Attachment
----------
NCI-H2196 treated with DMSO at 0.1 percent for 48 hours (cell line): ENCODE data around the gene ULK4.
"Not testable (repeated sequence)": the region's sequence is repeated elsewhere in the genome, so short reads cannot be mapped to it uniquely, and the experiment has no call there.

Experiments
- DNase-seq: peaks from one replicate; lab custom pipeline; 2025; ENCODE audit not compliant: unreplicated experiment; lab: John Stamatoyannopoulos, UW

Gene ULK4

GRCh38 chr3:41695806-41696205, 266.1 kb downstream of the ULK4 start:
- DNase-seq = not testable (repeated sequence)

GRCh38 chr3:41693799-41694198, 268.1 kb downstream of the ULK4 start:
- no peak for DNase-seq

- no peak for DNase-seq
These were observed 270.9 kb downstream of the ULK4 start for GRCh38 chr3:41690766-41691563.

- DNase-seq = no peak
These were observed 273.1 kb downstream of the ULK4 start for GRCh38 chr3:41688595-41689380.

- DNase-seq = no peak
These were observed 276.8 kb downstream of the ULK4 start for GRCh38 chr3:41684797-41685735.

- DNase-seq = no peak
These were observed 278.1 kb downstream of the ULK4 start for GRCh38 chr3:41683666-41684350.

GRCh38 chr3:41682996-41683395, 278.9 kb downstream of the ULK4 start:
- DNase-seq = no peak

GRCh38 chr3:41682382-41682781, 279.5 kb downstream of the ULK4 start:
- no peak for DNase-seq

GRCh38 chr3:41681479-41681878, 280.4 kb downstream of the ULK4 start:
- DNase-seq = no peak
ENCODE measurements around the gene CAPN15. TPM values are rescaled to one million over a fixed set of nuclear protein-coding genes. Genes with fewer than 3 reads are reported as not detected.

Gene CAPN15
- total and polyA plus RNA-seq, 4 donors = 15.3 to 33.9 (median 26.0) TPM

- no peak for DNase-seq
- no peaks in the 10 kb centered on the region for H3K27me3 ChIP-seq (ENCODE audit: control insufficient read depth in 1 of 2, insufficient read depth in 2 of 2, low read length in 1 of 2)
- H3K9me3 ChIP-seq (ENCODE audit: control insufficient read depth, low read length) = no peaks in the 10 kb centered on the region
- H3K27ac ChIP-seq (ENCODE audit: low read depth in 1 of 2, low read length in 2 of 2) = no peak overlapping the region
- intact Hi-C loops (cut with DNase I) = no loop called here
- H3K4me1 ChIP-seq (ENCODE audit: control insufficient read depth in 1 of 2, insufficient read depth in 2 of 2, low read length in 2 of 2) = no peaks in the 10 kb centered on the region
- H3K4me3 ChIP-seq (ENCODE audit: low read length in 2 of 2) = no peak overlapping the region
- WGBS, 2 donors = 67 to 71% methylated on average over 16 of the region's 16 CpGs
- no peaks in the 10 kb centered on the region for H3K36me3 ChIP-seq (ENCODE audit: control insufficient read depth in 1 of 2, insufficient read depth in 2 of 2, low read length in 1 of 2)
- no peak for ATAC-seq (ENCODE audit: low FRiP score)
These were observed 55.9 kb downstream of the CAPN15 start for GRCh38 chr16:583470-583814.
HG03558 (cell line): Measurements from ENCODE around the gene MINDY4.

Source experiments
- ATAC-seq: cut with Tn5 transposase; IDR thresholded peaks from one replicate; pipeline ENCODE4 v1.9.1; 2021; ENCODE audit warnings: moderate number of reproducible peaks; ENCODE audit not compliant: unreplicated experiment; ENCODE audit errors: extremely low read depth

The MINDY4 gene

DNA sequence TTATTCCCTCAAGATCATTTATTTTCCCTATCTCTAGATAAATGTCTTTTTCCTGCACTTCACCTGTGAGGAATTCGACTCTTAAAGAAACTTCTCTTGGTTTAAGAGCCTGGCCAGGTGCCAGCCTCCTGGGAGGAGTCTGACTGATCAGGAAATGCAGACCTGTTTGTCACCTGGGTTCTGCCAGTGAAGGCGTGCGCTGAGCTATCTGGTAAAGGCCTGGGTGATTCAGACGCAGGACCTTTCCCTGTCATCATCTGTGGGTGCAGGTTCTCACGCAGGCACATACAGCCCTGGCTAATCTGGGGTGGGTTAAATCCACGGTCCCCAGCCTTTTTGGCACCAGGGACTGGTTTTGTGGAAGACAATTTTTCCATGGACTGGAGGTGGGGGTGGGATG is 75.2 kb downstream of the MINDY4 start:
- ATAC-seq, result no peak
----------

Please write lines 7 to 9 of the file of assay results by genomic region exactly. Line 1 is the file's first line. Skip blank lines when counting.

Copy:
- DNase-seq = not testable (repeated sequence)

GRCh38 chr3:41693799-41694198, 268.1 kb downstream of the ULK4 start:
- no peak for DNase-seq